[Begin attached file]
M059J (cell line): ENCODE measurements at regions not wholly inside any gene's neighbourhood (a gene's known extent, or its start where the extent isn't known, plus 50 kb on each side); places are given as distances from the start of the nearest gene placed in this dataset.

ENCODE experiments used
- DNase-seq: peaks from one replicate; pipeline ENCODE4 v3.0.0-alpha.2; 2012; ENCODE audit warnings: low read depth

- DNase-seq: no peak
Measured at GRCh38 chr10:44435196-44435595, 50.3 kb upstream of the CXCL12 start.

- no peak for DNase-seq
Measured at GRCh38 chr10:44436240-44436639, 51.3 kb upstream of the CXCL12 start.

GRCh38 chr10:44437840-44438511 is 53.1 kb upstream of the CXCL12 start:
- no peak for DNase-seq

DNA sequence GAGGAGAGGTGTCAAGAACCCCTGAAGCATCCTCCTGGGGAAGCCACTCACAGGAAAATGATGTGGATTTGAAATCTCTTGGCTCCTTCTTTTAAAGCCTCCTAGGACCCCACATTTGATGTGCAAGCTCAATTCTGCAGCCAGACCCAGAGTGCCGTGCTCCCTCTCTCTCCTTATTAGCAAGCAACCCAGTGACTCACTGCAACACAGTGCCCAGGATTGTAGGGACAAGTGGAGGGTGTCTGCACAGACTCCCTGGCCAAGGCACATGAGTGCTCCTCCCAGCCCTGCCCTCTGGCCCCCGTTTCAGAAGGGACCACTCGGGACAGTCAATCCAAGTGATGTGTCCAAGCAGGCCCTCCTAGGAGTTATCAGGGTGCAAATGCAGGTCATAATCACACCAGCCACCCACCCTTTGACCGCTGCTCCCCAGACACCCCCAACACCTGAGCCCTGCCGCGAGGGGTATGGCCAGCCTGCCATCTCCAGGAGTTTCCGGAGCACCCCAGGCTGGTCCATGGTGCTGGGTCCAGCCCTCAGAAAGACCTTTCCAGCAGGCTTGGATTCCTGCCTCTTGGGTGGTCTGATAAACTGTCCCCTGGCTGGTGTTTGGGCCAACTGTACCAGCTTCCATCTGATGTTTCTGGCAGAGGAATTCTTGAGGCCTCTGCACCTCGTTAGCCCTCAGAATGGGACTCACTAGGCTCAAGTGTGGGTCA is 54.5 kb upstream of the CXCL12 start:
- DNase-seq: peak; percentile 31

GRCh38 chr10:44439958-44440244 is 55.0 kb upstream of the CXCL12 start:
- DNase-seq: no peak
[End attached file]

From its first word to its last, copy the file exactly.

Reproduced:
M059J (cell line): ENCODE measurements at regions not wholly inside any gene's neighbourhood (a gene's known extent, or its start where the extent isn't known, plus 50 kb on each side); places are given as distances from the start of the nearest gene placed in this dataset.

ENCODE experiments used
- DNase-seq: peaks from one replicate; pipeline ENCODE4 v3.0.0-alpha.2; 2012; ENCODE audit warnings: low read depth

- DNase-seq: no peak
Measured at GRCh38 chr10:44435196-44435595, 50.3 kb upstream of the CXCL12 start.

- no peak for DNase-seq
Measured at GRCh38 chr10:44436240-44436639, 51.3 kb upstream of the CXCL12 start.

GRCh38 chr10:44437840-44438511 is 53.1 kb upstream of the CXCL12 start:
- no peak for DNase-seq

DNA sequence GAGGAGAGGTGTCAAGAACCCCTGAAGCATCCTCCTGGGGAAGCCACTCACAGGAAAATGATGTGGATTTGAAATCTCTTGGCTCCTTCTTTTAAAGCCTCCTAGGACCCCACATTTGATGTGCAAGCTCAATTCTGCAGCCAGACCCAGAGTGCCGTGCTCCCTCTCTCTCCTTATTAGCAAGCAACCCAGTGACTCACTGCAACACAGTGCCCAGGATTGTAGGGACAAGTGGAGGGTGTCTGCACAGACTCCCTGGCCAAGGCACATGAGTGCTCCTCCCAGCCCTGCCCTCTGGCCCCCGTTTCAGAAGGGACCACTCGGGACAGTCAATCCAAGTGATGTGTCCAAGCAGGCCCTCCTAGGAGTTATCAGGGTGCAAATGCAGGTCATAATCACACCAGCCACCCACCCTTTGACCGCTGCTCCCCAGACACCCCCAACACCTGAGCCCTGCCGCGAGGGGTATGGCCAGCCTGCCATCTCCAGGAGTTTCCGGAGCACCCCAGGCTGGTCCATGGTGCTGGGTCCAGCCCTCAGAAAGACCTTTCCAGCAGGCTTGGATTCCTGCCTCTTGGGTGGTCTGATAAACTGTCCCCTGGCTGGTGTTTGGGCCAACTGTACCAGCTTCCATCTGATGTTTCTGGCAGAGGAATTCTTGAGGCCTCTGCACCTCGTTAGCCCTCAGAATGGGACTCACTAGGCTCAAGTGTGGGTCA is 54.5 kb upstream of the CXCL12 start:
- DNase-seq: peak; percentile 31

GRCh38 chr10:44439958-44440244 is 55.0 kb upstream of the CXCL12 start:
- DNase-seq: no peak